Retailers, consumers seeing purple
Customers are seeing purple again — reminiscent of another switch that took advantage of the eye-catching color purple. Sanofi-Aventis through its Chattem division in March launched Allegra, the last of the second-generation antihistamines. And purple-powered displays, like this in a Walmart in Lancaster, Pa., dotted the retail pharmacy landscape.
“We will make very, very massive investments in terms of advertising and promotion, and we are in fact very confident and even optimistic that in a very, very short [time] we will reach sales levels [as high as] the two leading products in this field,” boasted Hanspeter Spek, president of global operations for Sanofi-Aventis, a few weeks before the actual launch.
Though Allegra is not expected to reach the sales heights of $200 million-plus like its two second-generation antihistamine predecessors, Claritin and Zyrtec, an incremental $100 million-plus to OTC allergy sales is not out of the question.
Walmart gets back in on the action
Action Alley — branded feature displays and four-sided fixtures in the main aisles — marked its return to all Walmart stores this past holiday season, and signified Walmart’s return to promotional intensity.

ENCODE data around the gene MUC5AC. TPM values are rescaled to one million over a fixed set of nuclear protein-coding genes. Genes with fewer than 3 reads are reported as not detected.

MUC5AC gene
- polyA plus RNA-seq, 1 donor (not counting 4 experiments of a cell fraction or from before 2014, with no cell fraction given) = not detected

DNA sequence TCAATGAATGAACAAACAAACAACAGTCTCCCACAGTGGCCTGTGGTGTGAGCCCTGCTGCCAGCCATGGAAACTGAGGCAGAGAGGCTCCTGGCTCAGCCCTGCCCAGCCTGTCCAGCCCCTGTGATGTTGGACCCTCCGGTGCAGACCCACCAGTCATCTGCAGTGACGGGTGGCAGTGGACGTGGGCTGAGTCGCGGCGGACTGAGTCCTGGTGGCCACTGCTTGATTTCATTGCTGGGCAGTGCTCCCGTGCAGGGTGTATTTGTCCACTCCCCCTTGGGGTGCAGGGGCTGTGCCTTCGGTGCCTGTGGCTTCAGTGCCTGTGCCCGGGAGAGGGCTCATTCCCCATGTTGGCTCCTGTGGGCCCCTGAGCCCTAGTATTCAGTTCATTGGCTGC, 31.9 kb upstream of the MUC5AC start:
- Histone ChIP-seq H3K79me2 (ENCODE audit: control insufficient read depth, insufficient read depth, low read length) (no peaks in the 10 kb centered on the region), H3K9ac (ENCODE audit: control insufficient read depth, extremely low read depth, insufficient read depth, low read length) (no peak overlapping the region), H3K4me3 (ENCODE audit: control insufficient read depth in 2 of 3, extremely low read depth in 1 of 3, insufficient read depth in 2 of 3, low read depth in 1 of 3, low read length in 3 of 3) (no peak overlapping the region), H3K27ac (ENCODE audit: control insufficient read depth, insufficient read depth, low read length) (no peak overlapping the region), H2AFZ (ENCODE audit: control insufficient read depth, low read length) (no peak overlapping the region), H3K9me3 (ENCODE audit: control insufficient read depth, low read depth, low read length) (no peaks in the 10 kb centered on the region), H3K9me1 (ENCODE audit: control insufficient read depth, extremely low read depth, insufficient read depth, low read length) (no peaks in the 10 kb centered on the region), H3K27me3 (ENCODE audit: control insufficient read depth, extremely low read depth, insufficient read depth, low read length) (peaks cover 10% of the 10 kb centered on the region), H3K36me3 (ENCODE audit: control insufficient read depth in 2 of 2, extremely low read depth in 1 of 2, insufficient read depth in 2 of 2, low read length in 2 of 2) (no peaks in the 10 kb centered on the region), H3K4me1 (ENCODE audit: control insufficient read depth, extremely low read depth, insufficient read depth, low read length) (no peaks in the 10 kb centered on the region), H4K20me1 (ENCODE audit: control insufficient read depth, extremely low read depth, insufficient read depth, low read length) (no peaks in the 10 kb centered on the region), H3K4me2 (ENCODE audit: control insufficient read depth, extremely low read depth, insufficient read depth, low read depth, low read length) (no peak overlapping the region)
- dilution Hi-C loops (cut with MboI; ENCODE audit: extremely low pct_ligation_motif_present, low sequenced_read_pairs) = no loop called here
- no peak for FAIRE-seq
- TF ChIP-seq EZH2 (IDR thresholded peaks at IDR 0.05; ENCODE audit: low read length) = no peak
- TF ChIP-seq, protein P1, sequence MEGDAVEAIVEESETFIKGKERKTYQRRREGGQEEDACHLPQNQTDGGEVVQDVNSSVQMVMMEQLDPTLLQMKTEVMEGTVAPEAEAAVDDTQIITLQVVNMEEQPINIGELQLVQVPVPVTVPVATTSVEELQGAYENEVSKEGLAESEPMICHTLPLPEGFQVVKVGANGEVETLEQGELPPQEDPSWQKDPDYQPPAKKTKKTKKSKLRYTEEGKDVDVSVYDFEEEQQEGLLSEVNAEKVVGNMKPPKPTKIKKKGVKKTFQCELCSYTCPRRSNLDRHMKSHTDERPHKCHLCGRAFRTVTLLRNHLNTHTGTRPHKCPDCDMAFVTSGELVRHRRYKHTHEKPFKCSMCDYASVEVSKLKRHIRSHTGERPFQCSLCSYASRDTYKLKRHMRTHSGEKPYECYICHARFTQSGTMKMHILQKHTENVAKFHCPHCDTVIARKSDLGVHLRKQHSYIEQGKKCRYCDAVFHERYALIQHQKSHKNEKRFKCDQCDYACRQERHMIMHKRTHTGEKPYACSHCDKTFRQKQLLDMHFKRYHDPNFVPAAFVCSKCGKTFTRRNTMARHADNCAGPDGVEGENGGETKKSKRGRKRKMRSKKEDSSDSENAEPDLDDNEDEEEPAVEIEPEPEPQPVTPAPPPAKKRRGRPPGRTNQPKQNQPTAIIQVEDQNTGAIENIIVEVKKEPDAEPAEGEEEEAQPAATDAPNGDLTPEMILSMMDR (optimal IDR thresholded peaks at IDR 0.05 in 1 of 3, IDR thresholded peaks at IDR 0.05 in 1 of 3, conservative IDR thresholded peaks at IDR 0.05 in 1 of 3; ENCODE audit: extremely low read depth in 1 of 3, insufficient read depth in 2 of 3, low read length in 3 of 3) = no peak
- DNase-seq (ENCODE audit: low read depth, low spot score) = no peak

“Action Alley is a characteristic communication to our customers,” said Bill Simon, Walmart U.S. president and CEO, last year. “It’s how we talk to them. Other competitors have other things — discount cards, loyalty cards, double coupons. For us, Action Alley is an important piece of who we are because it tells the customer what we believe is important, and it adds that element of excitement that says that this is a Walmart store.”
Action Alley proved to be a significant factor in Walmart’s increase of 8.2% in inventory for its fiscal year ended Jan. 28. Coupled with a similar return to increased assortments, these two initiatives contributed approximately 120 basis points of the total growth for the year, Simon told investors in February.
Walgreens leads the way to ‘well’
Walgreens not only is the “Way to Well,” it also is the “Way to Stay Well,” as evidenced by this shelf talker in the dietary supplement aisle that contains a 44-page pamphlet titled “Vitamins & Supplements Q&A: Your A to Z Shopping Guide.”
Inside are reasons to take supplements to both improve health and prevent disease. Specific supplement topics include the best supplements to take to help manage healthy blood-glucose levels, as well as bone and joint, cognitive, heart, immune and prenatal health.
And Walgreens is targeting more than the baby boomer, who is projected to drive sales of supplements through the next decade — most of the images inside the pamphlet represent younger families.
In addition to the three-plus pages of branded coupons, one of the last pages of the pamphlet contains the list of medical journal references that support the supplement benefits made earlier in the guide.